Compliance with childrens television food advertising regulations in Australia

Michele Roberts, Simone Pettigrew, Kathy Chapman, Caroline Miller, Pascale Quester

Research output: Contribution to journalArticlepeer-review

20 Citations (Scopus)


Background: The objective of this study was to assess the effectiveness of the Australian co-regulatory system in limiting childrens exposure to unhealthy television food advertising by measuring compliance with mandatory and voluntary regulations. An audit was conducted on food and beverage television advertisements broadcast in five major Australian cities during childrens programming time from 1st September 2010 to 31st October 2010. The data were assessed against mandatory and voluntary advertising regulations, the information contained in an industry report of breaches, and the Australian Guide to Healthy Eating. Results: During the two months of data collection there were a total of 951 breaches of the combined regulations. This included 619 breaches of the mandatory regulations (CTS) and 332 breaches of the voluntary regulations (RCMI and QSRI). Almost 83% of all food and beverages advertised during childrens programming times were for foods classified as Extras in the Australian Guide to Healthy Eating. There were also breaches in relation to the amount of advertising repetition and the use of promotional appeals such as premium offers, competitions, and endorsements by popular childrens characters. The self-regulatory systems were found to have flaws in their reporting and there were errors in the Australian Food and Grocery Councils compliance report. Conclusions: This audit suggests that current advertising regulations are inadequate. Regulations need to be closely monitored and more tightly enforced to protect children from advertisements for unhealthy foods.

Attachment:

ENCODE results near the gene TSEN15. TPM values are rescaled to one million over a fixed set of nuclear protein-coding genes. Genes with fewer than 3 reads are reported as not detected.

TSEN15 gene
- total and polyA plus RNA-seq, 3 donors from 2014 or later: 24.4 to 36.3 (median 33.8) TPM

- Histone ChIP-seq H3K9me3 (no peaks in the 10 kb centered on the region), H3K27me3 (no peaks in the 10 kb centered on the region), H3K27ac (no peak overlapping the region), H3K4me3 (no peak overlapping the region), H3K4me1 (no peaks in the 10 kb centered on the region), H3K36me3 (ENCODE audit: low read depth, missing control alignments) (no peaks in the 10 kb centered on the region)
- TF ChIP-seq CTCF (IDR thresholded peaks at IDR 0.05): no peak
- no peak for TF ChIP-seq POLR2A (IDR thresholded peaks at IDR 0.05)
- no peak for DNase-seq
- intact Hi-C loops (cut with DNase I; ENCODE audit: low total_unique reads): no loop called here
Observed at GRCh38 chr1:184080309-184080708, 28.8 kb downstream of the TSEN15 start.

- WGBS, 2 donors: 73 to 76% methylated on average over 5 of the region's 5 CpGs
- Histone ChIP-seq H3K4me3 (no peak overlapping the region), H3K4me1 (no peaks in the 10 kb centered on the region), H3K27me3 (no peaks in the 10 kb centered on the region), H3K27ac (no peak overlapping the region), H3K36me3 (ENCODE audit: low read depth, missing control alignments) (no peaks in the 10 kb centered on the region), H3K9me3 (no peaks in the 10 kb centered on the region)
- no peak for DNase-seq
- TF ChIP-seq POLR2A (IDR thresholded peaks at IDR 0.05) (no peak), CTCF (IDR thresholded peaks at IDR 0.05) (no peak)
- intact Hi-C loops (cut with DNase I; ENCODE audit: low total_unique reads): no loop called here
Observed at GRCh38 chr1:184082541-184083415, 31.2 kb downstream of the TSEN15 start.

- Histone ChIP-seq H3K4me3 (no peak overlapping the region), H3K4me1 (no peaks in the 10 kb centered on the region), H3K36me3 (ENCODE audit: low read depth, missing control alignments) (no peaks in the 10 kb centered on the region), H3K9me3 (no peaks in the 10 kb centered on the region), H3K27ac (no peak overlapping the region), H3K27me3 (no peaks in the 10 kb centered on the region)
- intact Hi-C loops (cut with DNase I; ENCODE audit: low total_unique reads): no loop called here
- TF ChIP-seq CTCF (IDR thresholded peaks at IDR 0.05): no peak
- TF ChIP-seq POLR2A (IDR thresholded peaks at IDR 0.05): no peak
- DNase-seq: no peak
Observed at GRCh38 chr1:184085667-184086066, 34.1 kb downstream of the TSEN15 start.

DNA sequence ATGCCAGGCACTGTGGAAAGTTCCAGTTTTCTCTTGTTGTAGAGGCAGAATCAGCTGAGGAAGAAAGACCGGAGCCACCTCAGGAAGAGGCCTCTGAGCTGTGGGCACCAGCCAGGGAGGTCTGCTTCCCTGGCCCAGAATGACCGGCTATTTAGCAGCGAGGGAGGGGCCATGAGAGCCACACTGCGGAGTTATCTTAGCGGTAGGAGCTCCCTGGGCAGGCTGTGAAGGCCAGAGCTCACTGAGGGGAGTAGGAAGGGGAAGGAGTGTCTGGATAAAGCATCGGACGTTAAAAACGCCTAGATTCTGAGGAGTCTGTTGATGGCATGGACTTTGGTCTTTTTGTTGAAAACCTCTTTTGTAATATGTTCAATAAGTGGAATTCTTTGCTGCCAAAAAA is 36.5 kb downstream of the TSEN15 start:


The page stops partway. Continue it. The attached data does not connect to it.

Original languageEnglish
Article number846
JournalBMC public health
Issue number1
Publication statusPublished - 9 Oct 2012


  • Child obesity
  • Diet
  • Food advertising
  • Food marketing
  • Nutrition
  • Public policy
  • Regulatory compliance

ASJC Scopus subject areas

  • Public Health, Environmental and Occupational Health

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